Economically, it shows that women have an active interest in business, and alienating them is a sure fire way to lose out on a profitable demographic.
Millennials are now the largest generation in the workforce. They are also old enough for managerial and senior-level roles. This means that how millennials want to work will continue to influence business model trends in 2018.
With regards to the above, social media has been played a significant part in the rise of millennial women in business.
“An approach I see a lot of women taking nowadays is utilising social media platforms as a way to generate a following and in turn, a business. For example, Good Girl Gang – hand-made empowering apparel - uses the likes of Instagram to raise brand awareness and ultimately drive sales,” said Kennedy.
“There are so many different ways to put yourself out there, so to speak, effectively cutting out the middleman - quite literally. Social media, alternative routes of funding online, events and networking are changing the game.
“I think there will still be a societal and business gender divide for a while, but social media is definitely a tool that lessens the gap. Through social media you can instantly see legions of powerful women and entrepreneurs, celebrities using the platform for empowerment and support,” she added.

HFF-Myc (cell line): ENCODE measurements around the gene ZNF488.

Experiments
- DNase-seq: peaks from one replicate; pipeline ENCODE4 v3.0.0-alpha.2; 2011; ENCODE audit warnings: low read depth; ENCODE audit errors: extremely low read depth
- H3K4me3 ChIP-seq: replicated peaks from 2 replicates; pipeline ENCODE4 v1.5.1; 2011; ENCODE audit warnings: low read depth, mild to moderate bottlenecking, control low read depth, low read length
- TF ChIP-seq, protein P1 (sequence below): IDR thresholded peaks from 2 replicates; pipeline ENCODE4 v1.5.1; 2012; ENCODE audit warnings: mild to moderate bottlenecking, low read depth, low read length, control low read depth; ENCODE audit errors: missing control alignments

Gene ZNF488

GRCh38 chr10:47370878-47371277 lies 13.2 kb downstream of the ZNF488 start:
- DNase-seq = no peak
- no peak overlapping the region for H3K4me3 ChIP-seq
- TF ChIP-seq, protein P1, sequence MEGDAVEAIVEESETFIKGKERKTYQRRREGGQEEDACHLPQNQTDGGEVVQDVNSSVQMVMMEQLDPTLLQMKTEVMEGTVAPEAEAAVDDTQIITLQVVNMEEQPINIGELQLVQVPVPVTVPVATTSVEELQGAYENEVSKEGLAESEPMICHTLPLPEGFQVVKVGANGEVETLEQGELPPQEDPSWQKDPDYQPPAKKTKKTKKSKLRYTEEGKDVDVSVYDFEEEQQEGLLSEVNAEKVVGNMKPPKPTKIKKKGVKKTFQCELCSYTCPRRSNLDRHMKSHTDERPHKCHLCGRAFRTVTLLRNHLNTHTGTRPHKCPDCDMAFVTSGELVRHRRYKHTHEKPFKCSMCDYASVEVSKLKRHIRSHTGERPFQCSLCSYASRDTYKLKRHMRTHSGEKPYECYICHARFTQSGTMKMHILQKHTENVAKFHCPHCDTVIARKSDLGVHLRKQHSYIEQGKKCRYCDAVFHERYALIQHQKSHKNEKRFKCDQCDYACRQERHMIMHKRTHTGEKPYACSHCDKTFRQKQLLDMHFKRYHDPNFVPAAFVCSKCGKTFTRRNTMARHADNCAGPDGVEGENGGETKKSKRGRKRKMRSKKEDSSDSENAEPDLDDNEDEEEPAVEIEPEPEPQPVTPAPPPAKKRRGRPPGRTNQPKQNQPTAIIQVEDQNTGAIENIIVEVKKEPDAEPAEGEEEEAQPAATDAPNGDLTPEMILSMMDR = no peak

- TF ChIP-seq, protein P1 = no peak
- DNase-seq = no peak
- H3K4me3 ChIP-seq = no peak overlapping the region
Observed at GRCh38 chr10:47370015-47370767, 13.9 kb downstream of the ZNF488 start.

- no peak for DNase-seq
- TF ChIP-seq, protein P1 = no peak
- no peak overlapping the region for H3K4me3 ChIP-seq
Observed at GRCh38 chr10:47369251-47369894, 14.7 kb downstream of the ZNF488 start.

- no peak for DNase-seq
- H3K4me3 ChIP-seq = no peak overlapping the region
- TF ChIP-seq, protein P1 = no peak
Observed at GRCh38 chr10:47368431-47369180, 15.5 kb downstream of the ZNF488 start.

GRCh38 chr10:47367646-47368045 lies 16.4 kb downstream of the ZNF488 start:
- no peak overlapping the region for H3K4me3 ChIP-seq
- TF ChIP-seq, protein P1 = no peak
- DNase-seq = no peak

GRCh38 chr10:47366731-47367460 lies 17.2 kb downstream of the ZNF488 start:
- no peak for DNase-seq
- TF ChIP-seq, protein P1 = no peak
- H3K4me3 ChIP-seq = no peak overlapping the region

Unfortunately, one of the biggest challenges for women in 2017 was getting investment firms to buy into their ideas. According to the Harvard Business Review, male-led 25% difference in the exits of female and male-led startups.
However, as soon as there are female VCs involved, the gap between the genders disappears. This is because women partners can relate to products designed to solve female problems and can guide those startups to success better than VCs solely led by men.
In the coming years it’s likely we will see more VCs investing in female partners, and as a result, more female-led businesses closing the gender gap and rebalancing the business world.
“That’s got to spur something, right?”, concluded Kennedy.